Wednesday, September 17, 2014

[Review] The Drop

It's tough to come across a solid America-set gangster flick nowadays, but this is definitely one worth seeing. The Drop is directed by Michael R. Roskam (the man responsible for 2011's sluggish, but impressive Academy Award nominee Bullhead). It's written by Dennis Lehane (Mystic River & Boardwalk Empire). And it stars Tom Hardy and Matthias Schoenaerts (who gave one hell of a performance in Bullhead), as well as the late, great James Gandolfini.

Set in a bleak-looking Brooklyn, the deliberately humorless Bob (Hardy) tends bar at a place called Cousin Marv's. Marv (Gandolfini) is the bitter former owner of the establishment, which is now run by Chechen mobsters. The dive serves as a drop box for funneling dirty and bloody (sometimes literally) cash. Bob anchors the story--he puts up with robberies and uncomfortable visits from mobsters, all while reiterating that he's "only the bartender." In his personal life, he rescues an abandoned dog, makes friends with a local woman named Nadia (Noomi Rapace), and crosses paths with a shady character named Eric Deeds. But in this small and rundown neighborhood, everything is interconnected, and not in a good way. Each event fuels a slow burn of conflict and crisis in a deceptively quiet and genuinely unpredictable manner. It's discomforting in the best way.

The cold, see-your-breath atmosphere lends to the twisty story, as well as the twisted morals. In a similar turn to Roskam's Bullhead, there is a significant focus on symbolism and visual metaphor, giving the film a richness that doesn't feel phoned in. The script is driven by great dialogue, and the performances are superb all around. All these pieces elevate The Drop above many of the past decade's mediocre and flat-out bad efforts in the organized crime genre. It deserves its clich├ęs and its coincidences. It earns its place.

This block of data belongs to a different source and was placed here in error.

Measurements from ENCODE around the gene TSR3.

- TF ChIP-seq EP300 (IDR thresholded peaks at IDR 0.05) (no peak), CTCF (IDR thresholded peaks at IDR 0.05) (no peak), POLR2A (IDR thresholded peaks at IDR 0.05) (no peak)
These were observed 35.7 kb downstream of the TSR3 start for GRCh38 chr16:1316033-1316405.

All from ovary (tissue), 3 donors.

Gandolfini is brooding, reveling in his knack for delivering snappy lines of dialogue, while also reminding us how much it sucks that he's gone. Hardy's character appears awkward at first, but he eventually comes into form, subtly revealing a few shades reminiscent of On The Waterfront-style Marlon Brando. Matthias Schoenaerts is the perfect scumbag as Eric Deeds. Noomi Rapace is good, but much like many male-driven mob movies, her underdeveloped character unfortunately gets lost in the shuffle, seeming like a puppet at times.

It's no secret that many mob movies of old have set a hard-to-reach standard, but The Drop proves that a good one can still sneak up on you.


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